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Faulty 3M Military Earplugs Spark Lawsuits

Many veterans who bravely served their countries in Iraq and Afghanistan returned home injured. Enemy action did not cause all of those injuries. In a recent lawsuit, hundreds of veterans claimed defective combat earplugs damaged their hearing.

Faulty 3M military earplugs failed to maintain a tight seal and allowed dangerously loud sounds to reach the wearer without his or her knowledge, Military Times reported.

The lawsuits claim Minnesota-based 3M designed defective Combat Arms earplugs for military personnel. The veterans accuse the company of failing to warn users of the defect and not providing proper instructions for the use of the earplugs.

Military personnel used 3Ms dual-ended Combat Arms earplugs while in service from 2003 t0 2015, according to reports.

What Impact Did the Use of 3M Military Earplugs Have on Wearers?

Injured veterans who are suing 3M claim the earplugs became loose without them realizing it, exposing them to loud noises on the battlefield or in training.

Many veterans are claiming their use of the defective earplugs caused permanent hearing loss. Others claim to suffer from tinnitus or constant ringing in the ears.

These are very serious side effects. Hearing is vital for many jobs and affects functions like balance. Veterans who suffered hearing loss are struggling to get their lives back on track after their ordeal. Hampton Roads has a large military community that is impacted by this issue. Please contact the Smith Law Center today if you suffered hearing loss or damage after using 3M military earplugs.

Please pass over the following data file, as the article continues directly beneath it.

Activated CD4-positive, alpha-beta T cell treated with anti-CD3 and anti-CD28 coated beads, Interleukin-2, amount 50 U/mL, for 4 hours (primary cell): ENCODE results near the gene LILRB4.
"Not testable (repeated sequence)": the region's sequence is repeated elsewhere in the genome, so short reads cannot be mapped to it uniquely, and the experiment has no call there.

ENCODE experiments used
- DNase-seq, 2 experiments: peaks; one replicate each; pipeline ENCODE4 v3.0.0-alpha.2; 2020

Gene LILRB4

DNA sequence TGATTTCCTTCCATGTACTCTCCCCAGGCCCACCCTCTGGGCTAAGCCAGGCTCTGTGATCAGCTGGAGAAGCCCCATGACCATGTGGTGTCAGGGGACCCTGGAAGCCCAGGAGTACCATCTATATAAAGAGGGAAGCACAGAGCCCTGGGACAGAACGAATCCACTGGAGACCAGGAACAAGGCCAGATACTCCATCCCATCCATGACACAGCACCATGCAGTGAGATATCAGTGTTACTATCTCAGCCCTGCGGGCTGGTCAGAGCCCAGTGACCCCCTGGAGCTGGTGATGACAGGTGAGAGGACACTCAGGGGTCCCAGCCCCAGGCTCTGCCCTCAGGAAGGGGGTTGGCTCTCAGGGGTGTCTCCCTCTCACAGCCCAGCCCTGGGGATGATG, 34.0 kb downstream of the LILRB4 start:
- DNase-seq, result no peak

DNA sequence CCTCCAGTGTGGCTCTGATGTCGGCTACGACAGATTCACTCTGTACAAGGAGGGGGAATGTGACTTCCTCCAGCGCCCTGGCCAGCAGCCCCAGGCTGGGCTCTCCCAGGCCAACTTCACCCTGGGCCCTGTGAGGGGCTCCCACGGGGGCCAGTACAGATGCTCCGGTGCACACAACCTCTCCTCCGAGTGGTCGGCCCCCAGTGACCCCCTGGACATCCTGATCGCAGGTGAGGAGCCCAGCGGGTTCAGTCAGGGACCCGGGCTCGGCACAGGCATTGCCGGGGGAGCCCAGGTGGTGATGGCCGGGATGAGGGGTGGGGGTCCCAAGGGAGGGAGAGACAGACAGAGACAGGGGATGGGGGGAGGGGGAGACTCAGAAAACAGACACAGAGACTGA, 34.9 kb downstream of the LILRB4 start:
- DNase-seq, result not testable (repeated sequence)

What Allegations Were Brought Against 3M over Military Earplugs? 

A lawsuit was filed under the False Claims Act in 2016. It claimed that the military contractor sold defective combat earplugs to the U.S. government despite knowing the devices failed to meet safety standards.

3M is accused of altering study data relating to its CAEv2 Combat Arms Earplugs. Veterans bringing lawsuits claimed during the testing that 3M researchers couldn’t get the earplugs to block noise at 22 decibels. They discovered they could reach the 22-decibel level if they folded back part of the earplug, according to reports. 3M is accused of failing to give these instructions to the military.

In 2018, 3M agreed to pay $9.1 million to resolve claims that it knowingly sold the U.S. military defective earplugs.

In the settlement, the U.S. government alleged that 3M and its predecessor company, Aearo Technologies, Inc., were aware the earplugs were too short for proper insertion into the ears of users.